The torta caprese is one of the most luscious cakes you can imagine.
And the simplest to make. A few passages and you’ll be thrown in another world.
The history of this cake dates as far back as the 1920s, or so it seems and like many of the most famous Italian cakes it is alleged to have been created by mistake. We Italians are creative even beyond our control! Apparently a famous chef was intent to prepare a chocolate cake for some distinguished American guests (some say they were famous American Mafiosi, but who would say?) and he forgot to put the flour in it, thus making maybe the first gluten-free cake of the century. The cake soon became exceptionally famous and it still is. No need to wonder, taste a small bit of it and you’ll know why.
Any baker in Italy has a recipe, I’ll leave you mine:
125 g dark chocolate
125 g butter
100 g sugar
150 g almonds
One pinch of salt
Preheat the oven to 350° F /180° C.
Break the chocolate into pieces and melt it in a non-stick pan (preferably) with some water (not much, two or three tablespoons will do) over a moderate flame, stirring continuously. Once melted, add the butter in pieces (still stirring) until it melts. Then take it off the flame.
In the meantime, toast the almonds in a non-stick pan over a flame until they’re slightly brown. Chop them with the aid of a mixer. Add the almonds to the chocolate mix and let it cool down a bit.
Beat the egg yolks with the sugar until they’re clear, and then add the chocolate mixture. Stir until the mixture is smooth.
Then pass on to the egg whites, beat them with the help of a pinch of salt until they’re stiff and then gently fold them with the rest of the ingredients.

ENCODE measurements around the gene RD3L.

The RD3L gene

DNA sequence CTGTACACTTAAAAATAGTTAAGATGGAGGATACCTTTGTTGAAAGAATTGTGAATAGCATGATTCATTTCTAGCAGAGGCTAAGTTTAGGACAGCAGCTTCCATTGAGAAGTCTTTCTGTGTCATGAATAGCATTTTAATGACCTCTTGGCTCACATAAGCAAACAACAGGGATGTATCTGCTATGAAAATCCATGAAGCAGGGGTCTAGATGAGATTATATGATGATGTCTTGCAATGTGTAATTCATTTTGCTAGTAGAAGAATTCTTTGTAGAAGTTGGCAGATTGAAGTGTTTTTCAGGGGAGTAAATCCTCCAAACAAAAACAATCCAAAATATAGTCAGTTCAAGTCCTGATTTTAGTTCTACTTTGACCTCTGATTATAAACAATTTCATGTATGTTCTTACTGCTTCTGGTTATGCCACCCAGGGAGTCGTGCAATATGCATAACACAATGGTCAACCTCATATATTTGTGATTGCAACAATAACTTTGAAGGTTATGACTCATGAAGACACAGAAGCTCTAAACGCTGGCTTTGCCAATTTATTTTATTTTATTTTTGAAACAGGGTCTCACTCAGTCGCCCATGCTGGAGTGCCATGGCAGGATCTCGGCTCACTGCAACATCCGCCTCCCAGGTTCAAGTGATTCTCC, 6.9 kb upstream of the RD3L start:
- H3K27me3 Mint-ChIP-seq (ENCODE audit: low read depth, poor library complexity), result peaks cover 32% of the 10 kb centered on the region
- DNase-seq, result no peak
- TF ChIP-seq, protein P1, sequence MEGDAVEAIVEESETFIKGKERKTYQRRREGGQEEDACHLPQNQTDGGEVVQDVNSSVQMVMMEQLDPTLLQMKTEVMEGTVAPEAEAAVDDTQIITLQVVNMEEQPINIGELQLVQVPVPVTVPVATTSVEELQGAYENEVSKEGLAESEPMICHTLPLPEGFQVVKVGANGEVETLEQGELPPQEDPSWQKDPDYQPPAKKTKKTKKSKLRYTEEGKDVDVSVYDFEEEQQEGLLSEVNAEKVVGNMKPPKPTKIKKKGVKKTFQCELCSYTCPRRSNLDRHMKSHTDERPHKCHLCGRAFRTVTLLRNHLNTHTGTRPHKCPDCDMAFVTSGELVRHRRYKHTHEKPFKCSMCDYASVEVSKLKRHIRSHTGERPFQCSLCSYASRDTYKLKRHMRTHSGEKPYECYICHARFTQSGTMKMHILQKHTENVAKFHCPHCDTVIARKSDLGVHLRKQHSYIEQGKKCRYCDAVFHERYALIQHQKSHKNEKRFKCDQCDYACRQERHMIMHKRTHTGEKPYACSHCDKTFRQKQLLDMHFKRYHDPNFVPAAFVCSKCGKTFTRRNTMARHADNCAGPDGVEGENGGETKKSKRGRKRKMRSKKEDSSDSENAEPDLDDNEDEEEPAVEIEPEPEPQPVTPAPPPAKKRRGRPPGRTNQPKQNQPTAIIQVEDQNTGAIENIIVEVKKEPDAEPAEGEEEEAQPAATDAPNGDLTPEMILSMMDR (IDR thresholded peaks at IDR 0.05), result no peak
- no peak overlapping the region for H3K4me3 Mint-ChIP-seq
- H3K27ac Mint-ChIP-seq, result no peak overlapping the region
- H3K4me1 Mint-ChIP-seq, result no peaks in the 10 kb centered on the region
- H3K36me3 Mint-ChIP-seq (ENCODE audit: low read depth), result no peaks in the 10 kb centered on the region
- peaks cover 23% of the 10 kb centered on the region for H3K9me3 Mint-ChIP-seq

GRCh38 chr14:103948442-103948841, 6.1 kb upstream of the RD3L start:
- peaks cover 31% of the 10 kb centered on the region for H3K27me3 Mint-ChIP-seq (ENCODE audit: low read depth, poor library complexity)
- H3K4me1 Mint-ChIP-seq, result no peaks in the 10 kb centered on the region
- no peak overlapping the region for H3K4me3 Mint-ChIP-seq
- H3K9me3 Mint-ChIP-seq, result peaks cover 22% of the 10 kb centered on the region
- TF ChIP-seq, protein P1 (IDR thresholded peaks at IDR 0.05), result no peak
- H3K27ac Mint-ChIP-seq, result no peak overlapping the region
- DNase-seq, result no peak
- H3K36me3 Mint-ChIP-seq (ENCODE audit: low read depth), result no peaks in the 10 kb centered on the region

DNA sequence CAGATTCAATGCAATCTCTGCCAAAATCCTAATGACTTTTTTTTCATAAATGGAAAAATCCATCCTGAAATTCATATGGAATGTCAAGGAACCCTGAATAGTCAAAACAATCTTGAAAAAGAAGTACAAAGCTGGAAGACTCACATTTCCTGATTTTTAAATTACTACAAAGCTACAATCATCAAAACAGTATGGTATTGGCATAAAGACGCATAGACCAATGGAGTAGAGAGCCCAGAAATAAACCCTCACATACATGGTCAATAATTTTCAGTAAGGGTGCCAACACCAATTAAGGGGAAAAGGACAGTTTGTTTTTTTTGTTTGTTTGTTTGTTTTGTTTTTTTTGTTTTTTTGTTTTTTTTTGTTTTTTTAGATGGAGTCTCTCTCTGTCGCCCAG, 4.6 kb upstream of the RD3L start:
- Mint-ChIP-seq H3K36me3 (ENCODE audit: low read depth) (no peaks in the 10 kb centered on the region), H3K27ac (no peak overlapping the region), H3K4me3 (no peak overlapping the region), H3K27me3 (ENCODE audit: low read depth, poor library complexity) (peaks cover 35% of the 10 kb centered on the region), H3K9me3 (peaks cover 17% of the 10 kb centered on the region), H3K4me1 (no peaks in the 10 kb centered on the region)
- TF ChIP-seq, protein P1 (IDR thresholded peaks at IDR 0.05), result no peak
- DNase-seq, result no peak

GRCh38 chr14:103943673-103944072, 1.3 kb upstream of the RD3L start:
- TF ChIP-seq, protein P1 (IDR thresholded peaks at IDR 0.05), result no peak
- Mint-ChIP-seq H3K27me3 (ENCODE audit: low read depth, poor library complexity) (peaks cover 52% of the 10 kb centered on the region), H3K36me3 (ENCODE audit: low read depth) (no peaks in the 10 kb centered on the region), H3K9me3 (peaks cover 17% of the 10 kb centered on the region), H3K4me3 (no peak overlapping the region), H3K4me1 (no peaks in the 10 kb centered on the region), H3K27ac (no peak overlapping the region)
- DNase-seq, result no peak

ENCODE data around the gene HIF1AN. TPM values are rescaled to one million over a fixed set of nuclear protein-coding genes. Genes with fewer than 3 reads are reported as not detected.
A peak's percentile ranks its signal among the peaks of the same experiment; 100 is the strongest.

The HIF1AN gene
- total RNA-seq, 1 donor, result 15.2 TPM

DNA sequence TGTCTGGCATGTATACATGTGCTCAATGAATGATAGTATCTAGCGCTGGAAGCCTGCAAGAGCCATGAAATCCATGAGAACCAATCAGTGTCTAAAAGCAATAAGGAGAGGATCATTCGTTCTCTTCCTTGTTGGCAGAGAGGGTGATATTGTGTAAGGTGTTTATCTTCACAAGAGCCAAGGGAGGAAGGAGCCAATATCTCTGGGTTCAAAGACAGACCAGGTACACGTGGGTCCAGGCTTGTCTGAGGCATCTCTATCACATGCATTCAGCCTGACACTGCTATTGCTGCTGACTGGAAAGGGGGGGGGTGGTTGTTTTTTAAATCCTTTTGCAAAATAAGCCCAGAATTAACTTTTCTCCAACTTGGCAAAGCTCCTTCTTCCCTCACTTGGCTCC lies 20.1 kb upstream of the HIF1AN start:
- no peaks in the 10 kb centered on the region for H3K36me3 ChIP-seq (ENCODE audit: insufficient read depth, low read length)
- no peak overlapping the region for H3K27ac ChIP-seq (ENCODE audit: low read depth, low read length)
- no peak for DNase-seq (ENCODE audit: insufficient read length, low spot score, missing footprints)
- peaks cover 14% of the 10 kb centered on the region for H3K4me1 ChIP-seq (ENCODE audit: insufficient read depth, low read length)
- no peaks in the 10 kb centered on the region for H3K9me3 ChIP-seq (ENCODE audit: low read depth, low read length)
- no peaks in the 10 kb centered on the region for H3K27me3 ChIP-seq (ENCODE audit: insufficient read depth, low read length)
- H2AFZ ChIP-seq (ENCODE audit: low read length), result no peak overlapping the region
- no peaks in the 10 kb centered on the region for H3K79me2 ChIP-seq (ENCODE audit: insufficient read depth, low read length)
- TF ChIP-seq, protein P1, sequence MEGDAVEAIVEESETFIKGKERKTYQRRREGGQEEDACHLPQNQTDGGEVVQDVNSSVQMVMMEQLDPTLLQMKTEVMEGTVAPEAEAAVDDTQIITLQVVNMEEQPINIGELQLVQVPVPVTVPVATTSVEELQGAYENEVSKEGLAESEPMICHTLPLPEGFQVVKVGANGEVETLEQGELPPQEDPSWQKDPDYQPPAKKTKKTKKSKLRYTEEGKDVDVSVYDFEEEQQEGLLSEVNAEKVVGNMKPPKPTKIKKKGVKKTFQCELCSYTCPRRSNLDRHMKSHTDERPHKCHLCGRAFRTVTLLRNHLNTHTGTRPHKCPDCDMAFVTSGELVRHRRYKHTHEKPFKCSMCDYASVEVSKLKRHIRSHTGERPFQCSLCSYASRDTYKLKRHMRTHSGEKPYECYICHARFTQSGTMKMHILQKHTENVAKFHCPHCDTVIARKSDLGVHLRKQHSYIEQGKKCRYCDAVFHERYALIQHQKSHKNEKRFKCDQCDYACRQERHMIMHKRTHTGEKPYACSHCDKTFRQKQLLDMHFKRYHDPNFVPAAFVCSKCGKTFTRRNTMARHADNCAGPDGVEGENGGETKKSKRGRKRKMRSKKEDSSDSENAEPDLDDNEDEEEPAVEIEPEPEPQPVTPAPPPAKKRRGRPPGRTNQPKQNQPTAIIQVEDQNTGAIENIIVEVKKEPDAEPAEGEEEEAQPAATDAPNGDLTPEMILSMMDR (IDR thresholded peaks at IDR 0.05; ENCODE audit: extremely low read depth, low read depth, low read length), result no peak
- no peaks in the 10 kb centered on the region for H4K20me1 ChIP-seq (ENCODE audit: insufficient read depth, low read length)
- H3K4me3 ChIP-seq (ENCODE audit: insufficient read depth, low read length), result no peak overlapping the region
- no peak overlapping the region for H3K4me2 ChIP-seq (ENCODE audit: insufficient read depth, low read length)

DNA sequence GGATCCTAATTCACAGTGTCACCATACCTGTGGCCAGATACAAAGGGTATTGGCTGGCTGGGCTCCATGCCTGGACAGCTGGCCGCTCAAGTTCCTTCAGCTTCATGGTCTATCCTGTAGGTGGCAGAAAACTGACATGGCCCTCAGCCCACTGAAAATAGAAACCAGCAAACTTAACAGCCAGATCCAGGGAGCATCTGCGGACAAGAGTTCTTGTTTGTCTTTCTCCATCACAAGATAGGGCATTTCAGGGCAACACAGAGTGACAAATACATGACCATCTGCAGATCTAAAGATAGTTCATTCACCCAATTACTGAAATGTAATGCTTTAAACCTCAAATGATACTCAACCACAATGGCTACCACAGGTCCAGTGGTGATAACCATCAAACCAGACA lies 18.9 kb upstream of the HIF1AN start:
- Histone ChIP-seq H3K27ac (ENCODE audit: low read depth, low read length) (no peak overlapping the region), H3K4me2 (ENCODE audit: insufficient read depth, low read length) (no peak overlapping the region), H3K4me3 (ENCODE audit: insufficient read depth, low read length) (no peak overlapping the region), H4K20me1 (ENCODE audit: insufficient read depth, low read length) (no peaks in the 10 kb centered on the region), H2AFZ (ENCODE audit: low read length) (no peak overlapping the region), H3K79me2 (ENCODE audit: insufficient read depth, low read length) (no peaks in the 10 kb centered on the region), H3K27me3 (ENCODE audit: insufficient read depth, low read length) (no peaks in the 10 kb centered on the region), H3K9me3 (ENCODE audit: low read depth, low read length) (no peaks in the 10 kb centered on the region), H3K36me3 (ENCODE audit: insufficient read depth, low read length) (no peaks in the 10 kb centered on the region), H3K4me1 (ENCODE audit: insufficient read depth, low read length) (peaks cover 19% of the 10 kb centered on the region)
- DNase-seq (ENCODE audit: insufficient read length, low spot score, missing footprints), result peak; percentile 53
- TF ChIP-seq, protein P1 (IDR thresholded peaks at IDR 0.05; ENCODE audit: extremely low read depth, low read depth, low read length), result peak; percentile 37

Tale a cake pan and cover it with greaseproof paper. Pour the batter into it (level it if necessary) then bake for 20/30 minutes (check with a toothpick).
Remove from the oven and let it cool down. Then decorate with powdered sugar.
You’ll love it!
This recipe comes directly from Canada , and I thank Lorena for the tip.
I have developed a sort of aversion for cakes based on bananas, but I must say this recipe satisfied me, at last!
Besides it’s ridiculously easy and it is a good alternative for breakfast. The ingredients are few:
3 ripe bananas
76 gr melted butter
292 gr flour
220 gr brown sugar
cinammon and nutmeg (to your taste)
1 teaspoon vanilla powder
1 teaspoon baking powder
Put in a bow the squashed bananas (it’s also good to calm your nerves!), the sugar and the butter. Whisk well then add the egg, the vanilla and the baking powder. then add the cinammon and the nutmeg to your taste (I don’t like nutmeg, I just used cinammon, one teaspoon approximately). Whisk again and then incorporate the flour little by little.
Pur the dough in a baking pan covered with greaseproof paper and bake from 45 minutes to an hour approximately. Check well using a toothpick, as the baking times depends on how moist the bananas are (this time it took more than an hour, after 45 minutes the dough was still partially raw).
If you want to try this recipe, send me the pic of your final result in the comments below.
After a while I’m back into my glutenfree cooking with these biscuits, whose recipe is quite traditional (you can find the ordinary version on the Il Cucchiaio D’Argento website). I had it changed a little because I wanted to use the glutenfree Mix C by Schaer, and I wanted them to be lighter (no butter in this version). Of course you can add butter, and in this case the proportion is Always 80/100 (i.e. 80 grams of oil for 100 grams of butter):
280 gr Mix C flour
75 gr brown sugar
100 gr vegetable oil
80 gr cold water acqua almeno ambiente (non calda o tiepida comunque)
the zest of half a lemon
half teaspoon of baking soda
a pinch of salt
icing sugar for decoration
Put all the dry elements into a bowl, plus the lemon zest, and whisk, then add the oil. Whisk again until everything is amalgamated and then add the water in small quantities. The water should make the dough soft and relatively crumbly. So pay attention to this passage, if you use too much water you may end up having a sticky dough instead.